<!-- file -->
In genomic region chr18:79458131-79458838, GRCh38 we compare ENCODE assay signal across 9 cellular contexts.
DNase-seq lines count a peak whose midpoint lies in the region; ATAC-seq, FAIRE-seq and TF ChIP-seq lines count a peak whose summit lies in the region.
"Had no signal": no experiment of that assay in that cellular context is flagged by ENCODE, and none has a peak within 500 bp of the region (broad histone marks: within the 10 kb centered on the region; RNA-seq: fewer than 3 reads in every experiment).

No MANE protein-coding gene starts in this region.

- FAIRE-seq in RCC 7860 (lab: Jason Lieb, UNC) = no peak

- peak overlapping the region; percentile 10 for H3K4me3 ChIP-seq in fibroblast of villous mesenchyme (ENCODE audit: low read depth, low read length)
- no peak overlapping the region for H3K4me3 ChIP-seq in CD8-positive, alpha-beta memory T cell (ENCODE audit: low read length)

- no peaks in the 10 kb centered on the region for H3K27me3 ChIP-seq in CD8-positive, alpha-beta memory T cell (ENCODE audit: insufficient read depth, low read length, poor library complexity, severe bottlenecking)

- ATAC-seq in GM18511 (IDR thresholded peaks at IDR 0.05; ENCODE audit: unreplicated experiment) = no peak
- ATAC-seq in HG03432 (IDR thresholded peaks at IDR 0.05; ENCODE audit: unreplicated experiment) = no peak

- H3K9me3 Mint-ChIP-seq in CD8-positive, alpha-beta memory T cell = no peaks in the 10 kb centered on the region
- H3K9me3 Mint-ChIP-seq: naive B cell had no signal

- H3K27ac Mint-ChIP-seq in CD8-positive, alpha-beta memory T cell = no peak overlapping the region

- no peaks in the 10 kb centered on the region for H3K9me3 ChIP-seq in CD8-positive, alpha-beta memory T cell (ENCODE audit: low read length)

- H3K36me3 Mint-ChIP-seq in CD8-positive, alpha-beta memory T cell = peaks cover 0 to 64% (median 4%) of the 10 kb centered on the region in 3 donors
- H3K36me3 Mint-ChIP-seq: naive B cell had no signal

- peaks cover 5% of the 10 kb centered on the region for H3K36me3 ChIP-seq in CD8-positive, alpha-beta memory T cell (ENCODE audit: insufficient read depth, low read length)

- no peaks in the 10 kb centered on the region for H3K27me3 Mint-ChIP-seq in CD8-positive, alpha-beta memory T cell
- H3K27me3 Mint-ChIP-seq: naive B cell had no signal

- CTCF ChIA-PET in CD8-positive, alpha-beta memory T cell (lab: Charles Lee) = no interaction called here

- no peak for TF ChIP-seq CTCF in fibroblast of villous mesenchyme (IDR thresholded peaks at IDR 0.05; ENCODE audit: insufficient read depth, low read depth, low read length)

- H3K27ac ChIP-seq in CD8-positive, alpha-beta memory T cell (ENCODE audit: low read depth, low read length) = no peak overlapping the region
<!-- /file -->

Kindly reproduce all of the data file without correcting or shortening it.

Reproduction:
In genomic region chr18:79458131-79458838, GRCh38 we compare ENCODE assay signal across 9 cellular contexts.
DNase-seq lines count a peak whose midpoint lies in the region; ATAC-seq, FAIRE-seq and TF ChIP-seq lines count a peak whose summit lies in the region.
"Had no signal": no experiment of that assay in that cellular context is flagged by ENCODE, and none has a peak within 500 bp of the region (broad histone marks: within the 10 kb centered on the region; RNA-seq: fewer than 3 reads in every experiment).

No MANE protein-coding gene starts in this region.

- FAIRE-seq in RCC 7860 (lab: Jason Lieb, UNC) = no peak

- peak overlapping the region; percentile 10 for H3K4me3 ChIP-seq in fibroblast of villous mesenchyme (ENCODE audit: low read depth, low read length)
- no peak overlapping the region for H3K4me3 ChIP-seq in CD8-positive, alpha-beta memory T cell (ENCODE audit: low read length)

- no peaks in the 10 kb centered on the region for H3K27me3 ChIP-seq in CD8-positive, alpha-beta memory T cell (ENCODE audit: insufficient read depth, low read length, poor library complexity, severe bottlenecking)

- ATAC-seq in GM18511 (IDR thresholded peaks at IDR 0.05; ENCODE audit: unreplicated experiment) = no peak
- ATAC-seq in HG03432 (IDR thresholded peaks at IDR 0.05; ENCODE audit: unreplicated experiment) = no peak

- H3K9me3 Mint-ChIP-seq in CD8-positive, alpha-beta memory T cell = no peaks in the 10 kb centered on the region
- H3K9me3 Mint-ChIP-seq: naive B cell had no signal

- H3K27ac Mint-ChIP-seq in CD8-positive, alpha-beta memory T cell = no peak overlapping the region

- no peaks in the 10 kb centered on the region for H3K9me3 ChIP-seq in CD8-positive, alpha-beta memory T cell (ENCODE audit: low read length)

- H3K36me3 Mint-ChIP-seq in CD8-positive, alpha-beta memory T cell = peaks cover 0 to 64% (median 4%) of the 10 kb centered on the region in 3 donors
- H3K36me3 Mint-ChIP-seq: naive B cell had no signal

- peaks cover 5% of the 10 kb centered on the region for H3K36me3 ChIP-seq in CD8-positive, alpha-beta memory T cell (ENCODE audit: insufficient read depth, low read length)

- no peaks in the 10 kb centered on the region for H3K27me3 Mint-ChIP-seq in CD8-positive, alpha-beta memory T cell
- H3K27me3 Mint-ChIP-seq: naive B cell had no signal

- CTCF ChIA-PET in CD8-positive, alpha-beta memory T cell (lab: Charles Lee) = no interaction called here

- no peak for TF ChIP-seq CTCF in fibroblast of villous mesenchyme (IDR thresholded peaks at IDR 0.05; ENCODE audit: insufficient read depth, low read depth, low read length)

- H3K27ac ChIP-seq in CD8-positive, alpha-beta memory T cell (ENCODE audit: low read depth, low read length) = no peak overlapping the region